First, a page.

Videnskabshistorisk Selskab

Patrick Petitjean,
Centre National de la Recherche Scientifique (CNRS) & Université Paris 7:

Needham and Unesco, 1946-1948: an attempt to refound the international scientific cooperation

In the short period between the end of the anti-Nazi war and the cold war, some space existed within the UNESCO Natural Sciences section to attempt a re-foundation of international scientific co-operation with a progressive orientation rooted in the social relations of science movement of the 1930-40s.

This re-foundation included a "periphery principle" (science is not the same when seen from the "North" or from the "South"), which turned UNESCO towards developing countries, and a dedication to the social aspects of science and history of science inside the natural sciences section.

But the social and political context was not as fine as expected. Most scientists rejected these priorities ("parochialism", Needham called that), the USA were hostile, colonial powers were attempting to mobilize UNESCO for their own goals, and the USSR, which was in a period of deep nationalist isolationism against western culture, fought against UNESCO, preferring a domesticated intellectual international movement (the Wroclaw conference, 1948).

Probably as important as the context, was the consequences of the ideological background of this group of scientists. It was a coexistence of: a rough materialism for which most explanations laid in the economical infrastructures and (but it depended also from the changing diplomatic agendas) in the "class origins" of scientists; an idealism, shared by most scientists, according to which science is "neutral", only the good or bad applications of science were to be considered. Most scientists of this group, even the most politically radical, were not far from the 19th Century positivism, with an "universal community of scientists" and the idealization of the scientific work ("in its endeavour, science is communism"). As Capitalism is prohibiting a true development of science, the struggle for science IS the struggle for socialism. The World Federation of Scientific Workers had no features of a new scientific internationalism.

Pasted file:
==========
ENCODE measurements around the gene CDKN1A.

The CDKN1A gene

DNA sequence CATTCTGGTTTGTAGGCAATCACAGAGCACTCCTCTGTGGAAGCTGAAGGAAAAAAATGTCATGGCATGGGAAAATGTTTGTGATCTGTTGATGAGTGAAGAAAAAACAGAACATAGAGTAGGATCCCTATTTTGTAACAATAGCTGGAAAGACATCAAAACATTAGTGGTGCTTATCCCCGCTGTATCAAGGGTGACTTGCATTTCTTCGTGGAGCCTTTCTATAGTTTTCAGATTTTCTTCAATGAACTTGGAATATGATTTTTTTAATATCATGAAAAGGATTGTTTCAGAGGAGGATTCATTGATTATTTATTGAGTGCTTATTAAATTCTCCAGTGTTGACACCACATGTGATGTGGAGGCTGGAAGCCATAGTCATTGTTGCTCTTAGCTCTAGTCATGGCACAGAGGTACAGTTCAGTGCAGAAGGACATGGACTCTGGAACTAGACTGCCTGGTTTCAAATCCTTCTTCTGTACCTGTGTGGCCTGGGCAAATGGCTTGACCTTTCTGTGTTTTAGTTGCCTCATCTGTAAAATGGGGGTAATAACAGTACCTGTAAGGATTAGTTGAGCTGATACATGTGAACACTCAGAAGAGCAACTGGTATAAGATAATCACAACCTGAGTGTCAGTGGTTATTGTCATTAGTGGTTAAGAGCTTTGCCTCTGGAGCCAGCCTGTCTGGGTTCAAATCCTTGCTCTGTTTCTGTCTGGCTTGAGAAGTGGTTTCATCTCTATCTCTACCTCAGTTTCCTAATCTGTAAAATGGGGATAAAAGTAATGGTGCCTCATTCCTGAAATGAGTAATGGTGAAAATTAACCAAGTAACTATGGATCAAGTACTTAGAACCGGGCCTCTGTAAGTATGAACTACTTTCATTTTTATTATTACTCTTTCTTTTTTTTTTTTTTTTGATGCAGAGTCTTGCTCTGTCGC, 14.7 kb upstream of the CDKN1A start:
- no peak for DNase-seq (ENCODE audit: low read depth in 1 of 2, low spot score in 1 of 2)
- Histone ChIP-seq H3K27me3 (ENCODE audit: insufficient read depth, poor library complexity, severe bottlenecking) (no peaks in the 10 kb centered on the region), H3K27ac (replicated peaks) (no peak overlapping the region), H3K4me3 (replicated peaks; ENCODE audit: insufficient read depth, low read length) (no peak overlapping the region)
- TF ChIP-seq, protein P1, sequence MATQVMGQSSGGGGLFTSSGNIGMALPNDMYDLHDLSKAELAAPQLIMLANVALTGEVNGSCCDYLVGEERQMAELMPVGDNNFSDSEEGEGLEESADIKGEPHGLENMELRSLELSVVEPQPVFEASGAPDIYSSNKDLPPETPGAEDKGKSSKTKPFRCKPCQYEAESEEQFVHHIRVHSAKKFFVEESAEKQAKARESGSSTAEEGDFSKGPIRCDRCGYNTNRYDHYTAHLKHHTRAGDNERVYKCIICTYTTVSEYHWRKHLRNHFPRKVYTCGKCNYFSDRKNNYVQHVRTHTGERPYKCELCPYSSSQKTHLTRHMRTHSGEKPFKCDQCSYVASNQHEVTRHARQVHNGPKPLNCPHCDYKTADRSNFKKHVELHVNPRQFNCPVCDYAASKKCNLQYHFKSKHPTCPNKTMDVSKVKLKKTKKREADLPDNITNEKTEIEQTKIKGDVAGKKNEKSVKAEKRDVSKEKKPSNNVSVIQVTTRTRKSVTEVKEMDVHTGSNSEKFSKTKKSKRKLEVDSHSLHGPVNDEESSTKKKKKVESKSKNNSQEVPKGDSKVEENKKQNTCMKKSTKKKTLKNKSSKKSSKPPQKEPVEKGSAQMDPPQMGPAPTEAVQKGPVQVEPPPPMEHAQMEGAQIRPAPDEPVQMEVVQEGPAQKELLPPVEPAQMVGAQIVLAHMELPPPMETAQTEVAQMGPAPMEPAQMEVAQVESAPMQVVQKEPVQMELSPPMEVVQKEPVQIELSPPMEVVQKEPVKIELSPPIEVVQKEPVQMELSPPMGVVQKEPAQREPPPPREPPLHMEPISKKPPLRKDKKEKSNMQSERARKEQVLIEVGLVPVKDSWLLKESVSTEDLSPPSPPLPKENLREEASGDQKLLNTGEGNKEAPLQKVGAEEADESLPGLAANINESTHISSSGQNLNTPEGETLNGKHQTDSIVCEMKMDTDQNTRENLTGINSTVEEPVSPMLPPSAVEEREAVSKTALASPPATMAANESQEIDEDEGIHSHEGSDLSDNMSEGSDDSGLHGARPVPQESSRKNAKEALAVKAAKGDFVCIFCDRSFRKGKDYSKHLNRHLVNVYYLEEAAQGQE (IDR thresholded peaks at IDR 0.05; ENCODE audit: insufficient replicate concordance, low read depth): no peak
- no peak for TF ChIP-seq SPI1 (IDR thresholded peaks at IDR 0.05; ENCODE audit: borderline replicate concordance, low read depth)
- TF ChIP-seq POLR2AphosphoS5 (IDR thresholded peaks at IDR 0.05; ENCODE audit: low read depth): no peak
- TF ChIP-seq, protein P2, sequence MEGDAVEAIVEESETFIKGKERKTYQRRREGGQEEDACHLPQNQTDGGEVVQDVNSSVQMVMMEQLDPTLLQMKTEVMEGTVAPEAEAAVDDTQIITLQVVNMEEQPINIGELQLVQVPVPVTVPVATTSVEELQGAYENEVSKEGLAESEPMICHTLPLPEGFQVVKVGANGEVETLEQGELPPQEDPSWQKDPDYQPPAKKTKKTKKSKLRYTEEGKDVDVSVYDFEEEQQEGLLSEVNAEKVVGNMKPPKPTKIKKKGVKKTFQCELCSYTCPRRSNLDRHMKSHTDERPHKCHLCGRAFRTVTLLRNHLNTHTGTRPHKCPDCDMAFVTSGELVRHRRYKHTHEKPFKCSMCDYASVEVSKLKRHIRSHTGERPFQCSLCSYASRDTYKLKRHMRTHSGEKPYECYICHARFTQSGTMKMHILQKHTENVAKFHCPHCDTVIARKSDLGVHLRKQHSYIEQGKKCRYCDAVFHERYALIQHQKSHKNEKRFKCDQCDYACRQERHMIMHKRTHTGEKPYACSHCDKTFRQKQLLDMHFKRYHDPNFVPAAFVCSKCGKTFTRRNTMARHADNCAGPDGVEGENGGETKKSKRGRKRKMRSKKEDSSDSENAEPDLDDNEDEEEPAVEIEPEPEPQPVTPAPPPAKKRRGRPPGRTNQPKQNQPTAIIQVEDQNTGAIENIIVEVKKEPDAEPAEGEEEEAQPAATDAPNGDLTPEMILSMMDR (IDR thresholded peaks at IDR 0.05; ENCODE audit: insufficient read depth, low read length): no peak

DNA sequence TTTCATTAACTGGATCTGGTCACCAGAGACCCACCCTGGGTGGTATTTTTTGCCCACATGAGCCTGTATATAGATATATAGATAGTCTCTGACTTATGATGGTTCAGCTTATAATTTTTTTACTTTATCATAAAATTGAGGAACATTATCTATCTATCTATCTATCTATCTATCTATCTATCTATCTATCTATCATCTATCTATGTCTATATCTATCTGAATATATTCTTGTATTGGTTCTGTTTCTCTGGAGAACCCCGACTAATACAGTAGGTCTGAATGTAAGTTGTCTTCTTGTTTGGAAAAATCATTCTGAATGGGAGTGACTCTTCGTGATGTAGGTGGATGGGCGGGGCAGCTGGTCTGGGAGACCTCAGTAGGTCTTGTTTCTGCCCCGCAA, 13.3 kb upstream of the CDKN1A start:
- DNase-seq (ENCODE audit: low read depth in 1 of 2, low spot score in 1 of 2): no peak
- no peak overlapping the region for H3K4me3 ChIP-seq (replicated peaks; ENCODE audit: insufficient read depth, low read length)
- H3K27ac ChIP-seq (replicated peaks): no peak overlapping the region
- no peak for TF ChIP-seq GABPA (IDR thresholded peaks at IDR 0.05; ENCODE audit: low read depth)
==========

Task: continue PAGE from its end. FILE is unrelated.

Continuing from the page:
When the political context changed, the "periphery principle" was easily absorbed within UNESCO by a new paradigm of international scientific co-operation in the 1950s, the Technical Assistance programs proposed by Truman with his Point IV (Discourse of January 1949): a de-politicized science, subordinated to the economical development, to diffuse the American model of a "free" society.

Source : The Joint Establishment of the World Federation of Scientific Workers and of UNESCO After World War II - published in Minerva (summer 2008)

Tirsdag, den 2. december, kl. 17.00

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